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Herman Melville

Early Life and Works

Born into an impoverished family of distinguished Dutch and English colonial descent, Melville was 12 when his father died. He left school at 15, worked at a variety of jobs, and in 1839 signed on as a cabin boy on a ship bound for Liverpool, an experience reflected in his romance Redburn. In 1841–42 he spent 18 months on a whaler, but intolerable hardships on board caused him and a companion to escape from the ship at the Marquesas Islands. The two were captured by a tribe of cannibals, by whom they were well treated. After being rescued by an Australian whaler, Melville spent some time in Tahiti and other Pacific islands before shipping home in 1844.

The immediate results of his experiences were Typee: A Peep at Polynesian Life (1846), Omoo: A Narrative of Adventures in the South Seas (1847), as well as Redburn (1849), all fresh, exuberant, and immensely popular romances. In 1847, Melville married Elizabeth Shaw, the daughter of Lemuel Shaw, chief justice of Massachusetts. The popularity of his books brought him prosperity, business trips to Europe, and admission to literary circles in New York City. In 1850 he bought a farm near Pittsfield, Mass., and became friends with his neighbor Nathaniel Hawthorne. The allegorical implications evident in his romances Mardi: and a Voyage Thither (1849) and White-Jacket; or, The World in a Man-of-War (1850) reached full development in Melville's masterpiece, Moby-Dick; or, The Whale (1851).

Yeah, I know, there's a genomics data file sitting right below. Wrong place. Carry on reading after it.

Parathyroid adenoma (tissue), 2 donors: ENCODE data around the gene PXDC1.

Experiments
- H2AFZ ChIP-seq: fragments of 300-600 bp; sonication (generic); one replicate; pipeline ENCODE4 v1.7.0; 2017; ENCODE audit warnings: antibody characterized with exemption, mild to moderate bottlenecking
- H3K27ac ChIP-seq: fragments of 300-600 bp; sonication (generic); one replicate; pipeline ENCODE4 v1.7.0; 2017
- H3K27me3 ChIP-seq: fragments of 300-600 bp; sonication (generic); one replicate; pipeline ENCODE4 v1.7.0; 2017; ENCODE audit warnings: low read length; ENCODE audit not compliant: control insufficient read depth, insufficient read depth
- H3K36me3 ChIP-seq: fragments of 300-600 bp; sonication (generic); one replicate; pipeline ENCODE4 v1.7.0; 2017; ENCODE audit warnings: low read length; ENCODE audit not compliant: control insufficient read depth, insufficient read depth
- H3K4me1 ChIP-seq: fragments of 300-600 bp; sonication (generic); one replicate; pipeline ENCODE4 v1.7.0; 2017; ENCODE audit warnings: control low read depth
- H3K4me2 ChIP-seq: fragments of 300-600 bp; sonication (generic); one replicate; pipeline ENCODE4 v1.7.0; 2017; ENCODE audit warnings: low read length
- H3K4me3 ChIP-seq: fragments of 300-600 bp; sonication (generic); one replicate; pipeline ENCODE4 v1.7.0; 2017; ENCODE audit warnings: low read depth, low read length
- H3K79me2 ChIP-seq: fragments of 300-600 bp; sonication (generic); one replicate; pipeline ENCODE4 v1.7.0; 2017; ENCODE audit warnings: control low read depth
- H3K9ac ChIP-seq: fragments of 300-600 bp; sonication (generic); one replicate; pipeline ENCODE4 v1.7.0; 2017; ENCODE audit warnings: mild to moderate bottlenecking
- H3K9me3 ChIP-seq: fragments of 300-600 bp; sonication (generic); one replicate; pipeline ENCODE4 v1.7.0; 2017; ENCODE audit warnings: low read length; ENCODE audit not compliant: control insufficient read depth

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The Columbia Electronic Encyclopedia, 6th ed. Copyright © 2012, Columbia University Press. All rights reserved.

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